In ‘And Back Again’, language is dissected, turned inside out and upside down. Song lyrics thread through the story, and words are examined from all angles, metaphorically and visually: the word Timbuktu “has just the right mix of spiked and undulating letters…the verticals of boat masts riding easy waves…” Yet the conceptual nature of ‘And Back Again’ doesn’t override the vivid narrative and delicate poetry, as love will be declared on a morning “woken by the starlings…shouldering the dawn.” 

Following my reading, for Valentine’s Day, I have booked my flight to Timbuktu, and for the blue face paint am contemplating a Klein bleu. Thanks Eley!

First published in Attrib, Influx Press, 2017

Susanna Crossman is an Anglo-French prize-winning essayist and fiction writer. Her debut novel Dark Island is currently under submission. More here.

‘Bs’ by Eley Williams

I love this story. It really showcases the quietly amazing things the form can accomplish while championing Williams’s microscopic eye for detail. On one level it is a simple story of a woman listening to a bird and watching a bee, in bed with her lover, but of course, it is so much more than that. It is a hymn to tiny places and intimate moments, ‘in-between’ times that are so easily forgotten as we get on with the bigger events of life. The penultimate paragraph is a masterclass in narrative climax, and it makes me jealous. Lord have mercy, Williams is so good, with that comma in the air and her particular way of describing pillows…

First published in Attrib. and other stories, Influx Press, 2017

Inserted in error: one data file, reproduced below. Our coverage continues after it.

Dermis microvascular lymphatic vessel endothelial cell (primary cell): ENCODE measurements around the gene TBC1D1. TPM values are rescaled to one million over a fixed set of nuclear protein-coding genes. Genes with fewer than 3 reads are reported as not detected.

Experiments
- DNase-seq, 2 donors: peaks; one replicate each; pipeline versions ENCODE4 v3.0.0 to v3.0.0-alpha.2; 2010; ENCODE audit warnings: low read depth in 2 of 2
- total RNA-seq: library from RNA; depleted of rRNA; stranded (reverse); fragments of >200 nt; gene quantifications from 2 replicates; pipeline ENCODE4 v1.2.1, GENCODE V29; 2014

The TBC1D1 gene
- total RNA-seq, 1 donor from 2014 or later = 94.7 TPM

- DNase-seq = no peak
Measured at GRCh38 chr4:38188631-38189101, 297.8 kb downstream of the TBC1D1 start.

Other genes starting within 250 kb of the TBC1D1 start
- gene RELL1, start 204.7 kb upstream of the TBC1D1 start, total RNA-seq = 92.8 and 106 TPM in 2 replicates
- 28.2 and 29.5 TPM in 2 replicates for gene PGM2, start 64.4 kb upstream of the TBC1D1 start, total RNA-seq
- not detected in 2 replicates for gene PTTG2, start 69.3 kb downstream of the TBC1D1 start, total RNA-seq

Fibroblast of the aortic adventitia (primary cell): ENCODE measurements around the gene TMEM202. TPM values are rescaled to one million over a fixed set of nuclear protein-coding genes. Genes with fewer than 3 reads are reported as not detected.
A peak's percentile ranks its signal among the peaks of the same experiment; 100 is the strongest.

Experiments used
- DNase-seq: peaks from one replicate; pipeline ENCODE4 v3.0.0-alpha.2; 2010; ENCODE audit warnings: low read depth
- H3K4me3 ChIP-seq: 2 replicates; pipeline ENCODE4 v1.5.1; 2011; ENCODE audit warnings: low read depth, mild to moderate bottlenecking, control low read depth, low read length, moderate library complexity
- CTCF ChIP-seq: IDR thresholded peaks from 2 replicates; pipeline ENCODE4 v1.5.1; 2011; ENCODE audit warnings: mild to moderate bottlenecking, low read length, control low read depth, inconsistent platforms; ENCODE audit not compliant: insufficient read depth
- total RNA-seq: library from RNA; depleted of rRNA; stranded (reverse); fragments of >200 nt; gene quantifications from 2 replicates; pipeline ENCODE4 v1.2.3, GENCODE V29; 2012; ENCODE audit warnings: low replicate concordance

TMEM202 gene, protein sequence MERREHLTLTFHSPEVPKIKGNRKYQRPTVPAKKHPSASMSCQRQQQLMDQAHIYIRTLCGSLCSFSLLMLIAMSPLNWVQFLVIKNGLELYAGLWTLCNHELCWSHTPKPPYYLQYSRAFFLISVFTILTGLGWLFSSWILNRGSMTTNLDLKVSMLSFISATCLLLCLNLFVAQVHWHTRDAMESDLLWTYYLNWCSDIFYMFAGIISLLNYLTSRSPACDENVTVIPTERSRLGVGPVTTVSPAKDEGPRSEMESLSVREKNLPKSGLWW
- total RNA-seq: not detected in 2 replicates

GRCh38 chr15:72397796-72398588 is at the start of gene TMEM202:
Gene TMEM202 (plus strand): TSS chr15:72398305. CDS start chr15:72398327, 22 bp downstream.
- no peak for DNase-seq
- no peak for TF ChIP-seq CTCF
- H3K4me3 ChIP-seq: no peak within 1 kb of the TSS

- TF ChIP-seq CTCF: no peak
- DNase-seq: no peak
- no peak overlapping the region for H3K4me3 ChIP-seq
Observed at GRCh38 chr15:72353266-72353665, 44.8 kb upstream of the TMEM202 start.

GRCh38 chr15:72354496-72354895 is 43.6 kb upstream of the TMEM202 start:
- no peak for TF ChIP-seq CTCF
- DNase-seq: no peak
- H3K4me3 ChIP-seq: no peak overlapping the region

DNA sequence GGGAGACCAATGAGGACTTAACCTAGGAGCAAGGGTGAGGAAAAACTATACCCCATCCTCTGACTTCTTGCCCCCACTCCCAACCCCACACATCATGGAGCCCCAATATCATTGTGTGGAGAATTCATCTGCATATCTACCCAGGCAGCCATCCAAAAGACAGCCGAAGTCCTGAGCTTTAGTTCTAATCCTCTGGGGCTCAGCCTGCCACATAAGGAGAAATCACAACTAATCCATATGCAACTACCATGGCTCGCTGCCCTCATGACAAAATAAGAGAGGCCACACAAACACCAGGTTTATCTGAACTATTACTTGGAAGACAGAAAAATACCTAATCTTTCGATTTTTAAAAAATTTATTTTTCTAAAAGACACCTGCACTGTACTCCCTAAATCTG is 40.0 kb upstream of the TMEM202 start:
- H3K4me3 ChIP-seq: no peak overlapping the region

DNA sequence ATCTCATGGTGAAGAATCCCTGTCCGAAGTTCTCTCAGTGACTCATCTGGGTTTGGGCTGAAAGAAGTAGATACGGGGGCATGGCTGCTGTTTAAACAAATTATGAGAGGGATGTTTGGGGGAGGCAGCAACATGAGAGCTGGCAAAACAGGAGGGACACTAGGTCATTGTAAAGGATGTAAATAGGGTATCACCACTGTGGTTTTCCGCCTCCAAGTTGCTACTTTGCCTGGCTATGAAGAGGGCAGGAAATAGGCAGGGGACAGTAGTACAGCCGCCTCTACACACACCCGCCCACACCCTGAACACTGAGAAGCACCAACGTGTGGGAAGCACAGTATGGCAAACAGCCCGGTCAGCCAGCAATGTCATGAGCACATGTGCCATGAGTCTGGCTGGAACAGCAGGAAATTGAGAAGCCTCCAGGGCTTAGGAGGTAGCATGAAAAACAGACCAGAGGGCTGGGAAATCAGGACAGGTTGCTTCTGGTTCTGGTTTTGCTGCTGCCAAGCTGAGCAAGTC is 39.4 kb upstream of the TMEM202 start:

‘Jungftak’ by Eley Williams

This is a shout-out for both Eley’s genius, and Rich Porter’s epoch-defining trilogy of anthologies of queer life, published over the last couple of years. Eley’s story – more a rumination on false words, symmetry and self-definition – cuts to the heart of queer being, and being seen. It’s a story about singularity that becomes as inclusive as you’d wish. In reading it, you feel your loneliness being drawn from you. A wonder. 

First published in Not Here: A Queer Anthology of Loneliness, ed. Richard Porter, Pilot Press 2017

‘Smote, or When I Find I Cannot Kiss You In Front Of A Print By Bridget Riley’ by Eley Williams

I almost want to write nothing about this story since I think it’s best experienced for oneself. I will say that I have never forgotten this line:

and you stark me

and I am strobe-hearted

Reading ‘Smote’ for the first time made me rethink everything I thought I knew about words and how to use them.

Collected in Attrib. and Other Stories, Influx Press, 2017. First published online in The White Review, 2015. Read it here

‘Synaesthete, Would Like to Meet’ by Eley Williams

It was hard to pick one story from Attrib., because the whole collection fizzes with the fresh, addictive energy that made it such a hit. It feels impossible to play favourites. While I often reread the alphabet paragraph from the opening story, I chose ‘Synaesthete, Would Like to Meet’ for my Personal Anthology because I think it best captures Williams’ playful spirit whilst also fitting into my loose theme of relationships. The story introduces a character with synaesthesia before, during and after a strangely successful date. The narrator has synaesthesia, which means as they interact with the world, words, sounds and images are paired with flavours, scents, colours and sensations in an overwhelming cacophony of stimulation. By dating the right person, the narrator discovers a way to numb the overwhelming clash of the senses and the general sensory noise is slowly turned down. Every story with Williams is an adventure in a brilliant linguistic gymnasium and I love her writing to death.

First published in Night and Day, 2011, and collected in Attrib. and other Stories, Influx Press, 2017

‘Alight at the Next’ by Eley Williams

I published this at 3:AM Magazine and am in no way surprised by the subsequent wild success of her first collection. Eley combines a meticulous eye for language with the rare ability to write convincingly about happy love. She had me at “I am the first to admit that my spirit animal is probably a buttered roll.”

First published at 3:AM Magazine. Collected in Attrib. and Other Stories, Influx Press, 2017